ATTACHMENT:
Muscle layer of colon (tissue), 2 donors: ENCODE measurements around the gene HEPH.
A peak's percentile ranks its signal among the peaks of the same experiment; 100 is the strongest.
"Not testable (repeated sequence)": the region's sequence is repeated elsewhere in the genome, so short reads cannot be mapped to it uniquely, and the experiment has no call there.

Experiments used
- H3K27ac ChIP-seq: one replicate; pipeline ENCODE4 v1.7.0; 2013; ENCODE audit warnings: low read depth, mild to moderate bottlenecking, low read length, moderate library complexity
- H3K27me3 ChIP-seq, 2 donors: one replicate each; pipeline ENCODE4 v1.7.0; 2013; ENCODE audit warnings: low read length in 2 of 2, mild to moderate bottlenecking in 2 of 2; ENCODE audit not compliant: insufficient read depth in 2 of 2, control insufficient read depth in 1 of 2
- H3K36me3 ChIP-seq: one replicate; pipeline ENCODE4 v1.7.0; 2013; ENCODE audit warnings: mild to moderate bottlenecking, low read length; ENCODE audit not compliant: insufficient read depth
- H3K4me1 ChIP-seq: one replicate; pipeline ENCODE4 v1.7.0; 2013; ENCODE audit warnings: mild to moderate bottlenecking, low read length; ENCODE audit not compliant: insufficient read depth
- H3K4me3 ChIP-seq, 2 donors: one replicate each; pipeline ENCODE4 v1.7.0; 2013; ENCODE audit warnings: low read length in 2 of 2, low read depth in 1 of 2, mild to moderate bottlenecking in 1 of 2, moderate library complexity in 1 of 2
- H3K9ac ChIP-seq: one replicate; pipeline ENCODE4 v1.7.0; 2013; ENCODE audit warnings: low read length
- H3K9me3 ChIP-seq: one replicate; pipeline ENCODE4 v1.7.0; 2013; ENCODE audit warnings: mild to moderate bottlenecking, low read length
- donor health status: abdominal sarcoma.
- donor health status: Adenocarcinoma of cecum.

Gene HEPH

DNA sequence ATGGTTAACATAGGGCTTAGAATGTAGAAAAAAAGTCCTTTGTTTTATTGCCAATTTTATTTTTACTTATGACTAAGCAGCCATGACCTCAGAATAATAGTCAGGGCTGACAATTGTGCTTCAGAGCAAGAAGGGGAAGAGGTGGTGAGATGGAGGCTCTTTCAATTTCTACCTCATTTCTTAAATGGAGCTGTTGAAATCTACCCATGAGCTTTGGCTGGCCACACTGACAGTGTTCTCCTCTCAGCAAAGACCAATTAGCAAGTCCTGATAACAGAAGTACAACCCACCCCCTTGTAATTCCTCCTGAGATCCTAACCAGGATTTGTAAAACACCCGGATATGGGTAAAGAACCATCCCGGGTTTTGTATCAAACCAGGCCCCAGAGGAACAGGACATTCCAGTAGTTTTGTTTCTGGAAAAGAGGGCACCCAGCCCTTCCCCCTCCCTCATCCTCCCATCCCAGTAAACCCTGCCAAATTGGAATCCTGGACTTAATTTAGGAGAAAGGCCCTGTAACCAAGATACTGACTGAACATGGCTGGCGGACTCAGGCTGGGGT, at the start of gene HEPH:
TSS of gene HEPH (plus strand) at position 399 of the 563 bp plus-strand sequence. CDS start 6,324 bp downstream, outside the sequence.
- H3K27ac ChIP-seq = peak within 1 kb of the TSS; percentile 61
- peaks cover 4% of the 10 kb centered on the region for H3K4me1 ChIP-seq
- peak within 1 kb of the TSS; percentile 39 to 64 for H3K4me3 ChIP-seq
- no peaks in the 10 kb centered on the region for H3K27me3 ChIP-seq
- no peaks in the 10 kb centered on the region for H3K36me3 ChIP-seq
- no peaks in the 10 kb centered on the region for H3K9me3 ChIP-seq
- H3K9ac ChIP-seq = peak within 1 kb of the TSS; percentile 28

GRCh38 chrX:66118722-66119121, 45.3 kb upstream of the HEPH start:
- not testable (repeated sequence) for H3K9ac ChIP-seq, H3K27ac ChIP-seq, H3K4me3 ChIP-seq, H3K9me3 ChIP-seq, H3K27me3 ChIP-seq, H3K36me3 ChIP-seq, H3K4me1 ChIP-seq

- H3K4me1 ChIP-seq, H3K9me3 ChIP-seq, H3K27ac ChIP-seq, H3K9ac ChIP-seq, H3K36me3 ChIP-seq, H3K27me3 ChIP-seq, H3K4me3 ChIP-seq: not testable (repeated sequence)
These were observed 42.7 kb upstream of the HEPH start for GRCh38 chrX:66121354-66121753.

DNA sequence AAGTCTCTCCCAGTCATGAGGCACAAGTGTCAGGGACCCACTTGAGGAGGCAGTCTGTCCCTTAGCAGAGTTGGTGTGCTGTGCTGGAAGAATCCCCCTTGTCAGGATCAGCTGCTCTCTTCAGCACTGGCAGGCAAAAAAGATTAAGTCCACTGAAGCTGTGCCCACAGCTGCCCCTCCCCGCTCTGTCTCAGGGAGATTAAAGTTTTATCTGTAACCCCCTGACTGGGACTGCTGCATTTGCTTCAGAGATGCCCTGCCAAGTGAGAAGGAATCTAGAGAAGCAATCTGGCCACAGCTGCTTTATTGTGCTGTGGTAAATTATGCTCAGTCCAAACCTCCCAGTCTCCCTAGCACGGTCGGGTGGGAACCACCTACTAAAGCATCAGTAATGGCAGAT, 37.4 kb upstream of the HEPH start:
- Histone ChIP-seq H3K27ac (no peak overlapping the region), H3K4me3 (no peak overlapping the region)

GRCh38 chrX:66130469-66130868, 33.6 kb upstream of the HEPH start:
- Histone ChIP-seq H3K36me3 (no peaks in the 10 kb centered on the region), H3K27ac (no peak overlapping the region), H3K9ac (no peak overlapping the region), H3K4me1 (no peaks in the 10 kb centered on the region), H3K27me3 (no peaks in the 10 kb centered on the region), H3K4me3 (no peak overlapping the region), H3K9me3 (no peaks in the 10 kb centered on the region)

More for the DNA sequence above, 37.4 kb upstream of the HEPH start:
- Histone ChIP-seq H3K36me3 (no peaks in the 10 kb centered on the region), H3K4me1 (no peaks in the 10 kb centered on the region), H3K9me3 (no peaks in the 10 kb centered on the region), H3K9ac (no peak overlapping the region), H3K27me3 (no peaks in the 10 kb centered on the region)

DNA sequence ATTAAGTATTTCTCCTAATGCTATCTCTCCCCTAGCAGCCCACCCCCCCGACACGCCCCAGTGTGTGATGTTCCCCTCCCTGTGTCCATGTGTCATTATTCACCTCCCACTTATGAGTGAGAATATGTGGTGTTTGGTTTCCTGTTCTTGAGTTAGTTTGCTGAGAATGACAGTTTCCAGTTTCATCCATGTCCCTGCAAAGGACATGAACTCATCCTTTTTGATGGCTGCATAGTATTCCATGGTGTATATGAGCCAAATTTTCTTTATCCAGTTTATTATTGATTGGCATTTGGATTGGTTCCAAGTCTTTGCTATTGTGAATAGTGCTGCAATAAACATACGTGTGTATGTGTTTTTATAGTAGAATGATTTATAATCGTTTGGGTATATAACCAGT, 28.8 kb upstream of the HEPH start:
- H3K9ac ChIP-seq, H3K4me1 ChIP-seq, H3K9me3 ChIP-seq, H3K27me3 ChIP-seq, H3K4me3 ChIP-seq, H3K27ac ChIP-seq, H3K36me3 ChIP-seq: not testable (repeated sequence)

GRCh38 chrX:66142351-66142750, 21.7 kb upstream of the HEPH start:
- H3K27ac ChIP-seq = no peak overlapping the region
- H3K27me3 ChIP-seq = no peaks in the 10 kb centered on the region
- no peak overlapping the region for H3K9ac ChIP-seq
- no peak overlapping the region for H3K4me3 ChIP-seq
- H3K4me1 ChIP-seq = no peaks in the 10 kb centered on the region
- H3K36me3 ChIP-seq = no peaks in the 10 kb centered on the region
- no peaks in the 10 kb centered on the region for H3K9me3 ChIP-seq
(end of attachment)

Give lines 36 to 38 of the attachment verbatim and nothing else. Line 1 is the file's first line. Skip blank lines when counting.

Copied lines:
GRCh38 chrX:66142351-66142750, 21.7 kb upstream of the HEPH start:
- H3K27ac ChIP-seq = no peak overlapping the region
- H3K27me3 ChIP-seq = no peaks in the 10 kb centered on the region